An Evening of Civil War Music
Dr. John E. Irish, ASU professor of music, will give a general overview of the music, musicians, instruments and repertoire of the era’s music. Tunes from the era will be performed by the Ice House Brass and guest soloist Dr. John Carroll, principal trumpet of the San Antonio Symphony Orchestra, on a cornet from the era.
Open free to the public, the musical performance will feature six pieces, evenly split between music arranged by southern and northern bands. Irish will talk about the songs, the bands and the composers.
Southern songs, all performed as played by the 26th North Carolina Regimental Band, will include “Rock Me to Sleep, Mother,” “Here’s Your Mule Galop” and a medley of “Dixie” and “The Bonnie Blue Flag.”
Northern songs will include the “Battle Hymn Quick Step” from the 25th Massachusetts Regimental Band books, “Gentle Annie” from the U.S. Marine Band archives and “Vaillance Polka Militaire” from Squire’s Cornet Band Olio.
Before his affiliation with the San Antonio Symphony, guest soloist Carroll had been principal trumpet for the Boston Opera and the Columbus Symphony. He has also played for the Springfield Symphony and the Detroit Symphony. He is a founding member and executive director of the San Antonio Brass.
Carroll holds a Bachelor of Music from Indiana University, a master’s degree in music from the University of Texas at San Antonio and a doctorate in musical arts from the University of Texas at Austin. A collector of instruments, Carroll owns 77 vintage cornets, hundreds of mouthpieces and numerous trumpets.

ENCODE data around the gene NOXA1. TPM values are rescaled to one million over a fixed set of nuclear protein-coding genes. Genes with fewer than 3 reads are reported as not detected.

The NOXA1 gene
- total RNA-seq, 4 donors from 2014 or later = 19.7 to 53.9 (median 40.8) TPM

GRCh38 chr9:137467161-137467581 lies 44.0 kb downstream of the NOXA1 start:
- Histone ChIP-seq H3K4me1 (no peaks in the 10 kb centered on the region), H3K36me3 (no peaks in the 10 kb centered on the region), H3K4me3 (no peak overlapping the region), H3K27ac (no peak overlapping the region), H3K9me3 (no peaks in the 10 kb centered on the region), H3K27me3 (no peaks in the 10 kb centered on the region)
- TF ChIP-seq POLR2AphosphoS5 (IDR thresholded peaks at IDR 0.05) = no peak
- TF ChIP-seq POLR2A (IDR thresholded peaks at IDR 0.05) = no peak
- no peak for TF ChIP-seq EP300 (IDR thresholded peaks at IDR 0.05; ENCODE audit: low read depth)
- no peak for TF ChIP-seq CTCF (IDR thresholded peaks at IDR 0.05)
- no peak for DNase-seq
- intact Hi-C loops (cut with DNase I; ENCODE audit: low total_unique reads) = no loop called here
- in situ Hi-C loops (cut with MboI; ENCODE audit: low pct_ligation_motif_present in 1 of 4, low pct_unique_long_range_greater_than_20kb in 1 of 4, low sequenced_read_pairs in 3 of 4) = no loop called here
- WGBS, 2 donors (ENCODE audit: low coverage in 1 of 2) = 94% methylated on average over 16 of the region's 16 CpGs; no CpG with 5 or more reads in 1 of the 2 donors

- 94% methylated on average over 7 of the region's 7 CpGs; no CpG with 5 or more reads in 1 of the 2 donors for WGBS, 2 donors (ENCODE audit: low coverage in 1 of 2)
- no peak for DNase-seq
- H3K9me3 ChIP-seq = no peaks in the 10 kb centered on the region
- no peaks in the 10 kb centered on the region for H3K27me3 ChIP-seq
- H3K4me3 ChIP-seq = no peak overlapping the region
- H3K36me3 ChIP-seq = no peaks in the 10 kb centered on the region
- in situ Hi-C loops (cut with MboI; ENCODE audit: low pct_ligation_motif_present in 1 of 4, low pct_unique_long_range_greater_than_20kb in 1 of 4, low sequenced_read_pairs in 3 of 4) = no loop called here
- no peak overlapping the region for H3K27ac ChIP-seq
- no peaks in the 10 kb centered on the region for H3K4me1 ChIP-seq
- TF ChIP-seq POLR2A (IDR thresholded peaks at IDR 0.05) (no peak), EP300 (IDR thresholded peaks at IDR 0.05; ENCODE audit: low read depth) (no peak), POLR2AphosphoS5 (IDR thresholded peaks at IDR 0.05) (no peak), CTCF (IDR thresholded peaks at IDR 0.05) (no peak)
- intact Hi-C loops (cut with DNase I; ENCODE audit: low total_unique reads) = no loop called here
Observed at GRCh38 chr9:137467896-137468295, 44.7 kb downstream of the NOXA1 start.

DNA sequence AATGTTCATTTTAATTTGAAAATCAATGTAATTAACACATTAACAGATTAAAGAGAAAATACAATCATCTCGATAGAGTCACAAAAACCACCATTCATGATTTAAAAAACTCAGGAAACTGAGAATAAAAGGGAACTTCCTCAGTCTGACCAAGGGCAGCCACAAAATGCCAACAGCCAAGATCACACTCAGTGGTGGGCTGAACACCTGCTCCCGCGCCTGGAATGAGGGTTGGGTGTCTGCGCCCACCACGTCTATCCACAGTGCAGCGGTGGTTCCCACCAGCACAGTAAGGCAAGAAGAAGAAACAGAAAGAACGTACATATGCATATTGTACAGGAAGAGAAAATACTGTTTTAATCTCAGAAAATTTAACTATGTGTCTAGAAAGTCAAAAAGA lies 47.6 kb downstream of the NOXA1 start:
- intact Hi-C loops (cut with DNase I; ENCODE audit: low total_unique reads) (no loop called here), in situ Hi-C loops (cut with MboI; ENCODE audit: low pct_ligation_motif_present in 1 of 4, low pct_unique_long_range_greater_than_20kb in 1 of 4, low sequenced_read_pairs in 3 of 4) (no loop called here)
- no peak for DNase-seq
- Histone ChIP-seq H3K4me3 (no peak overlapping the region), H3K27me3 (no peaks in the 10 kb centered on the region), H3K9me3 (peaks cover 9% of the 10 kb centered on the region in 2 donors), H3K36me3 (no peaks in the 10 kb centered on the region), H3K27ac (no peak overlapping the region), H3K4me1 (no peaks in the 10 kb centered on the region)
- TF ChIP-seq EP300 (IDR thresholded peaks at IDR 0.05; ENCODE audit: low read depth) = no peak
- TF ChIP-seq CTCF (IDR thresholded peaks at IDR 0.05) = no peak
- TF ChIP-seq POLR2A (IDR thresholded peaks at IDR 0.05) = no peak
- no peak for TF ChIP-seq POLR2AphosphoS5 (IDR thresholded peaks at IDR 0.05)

The Ice House Brass was formed in 1990 by a group of San Angelo citizens interested in playing music together and eventually evolved into a full brass band with an emphasis on music from the mid-1800s. Since then, the group has performed at Fort Concho, Fort McKavett and Fort Chadbourne, as well as for various organizations interested in history.
The music of the mid-1800s is highly energetic. Many familiar tunes from that era include polkas, schottisches, waltzes, quick-steps, galops and marches. The slow tunes reflect love and longing of home, mothers and wives.
Ice House Brass members who will be performing during the March 26 presentation are: Trumpet – Kristin Ellis, Mike Maner, John Parsons and Donna Fowler; Horn – Doug Smith and Chloe Fann; Trombone – Brandon Archer, Jim Nevins, Mark Cooper, Travis Meitzen, and Jeremy Flint; Euphonium – Mark Crouch and Eric Hansen; Tuba – Jake Martin; and Percussion – Jack Pool.
Dr. Kanisorn Wongsrichanalai, a Civil War scholar on the ASU history faculty and coordinator for this year’s lecture series, said, “To make a real connection with history, people need to look beyond the historical narrative, the charts and graphs, the maps and lines of succession. To really connect with history, people need to have an emotional connection to the subject. Period music and correspondence can make that connection.”
“The generation that fought the conflict was a musical one, and they used tunes to both inspire and march to,” Wongsrichanalai said. “The audiences will be able to recognize many songs, such as ‘Battle Hymn of the Republic’ and ‘Dixie,’ during the musical performance.”
ASU’s 2012-13 Civil War Lecture Series will conclude April 16-17 with “Beloved Companion: The Civil War Letters of James and Frances Catherine Wood,” at 7 p.m. in the ASU Auditorium in the Mayer Administration Building. The staged dramatic reading is being made possible by grants from the University Center Program Council and the Office of the President.The Civil War series is jointly sponsored by multiple ASU departments, including the History Department, Center for Security Studies, West Texas Collection, Multicultural Center and Air Force ROTC, as well as Fort Concho and the Concho Valley Civil War Roundtable, to commemorate the 150thanniversary of that watershed event in American history.Persons interested in more information on the Civil War series can e-mail the ASU History Department at email@example.com.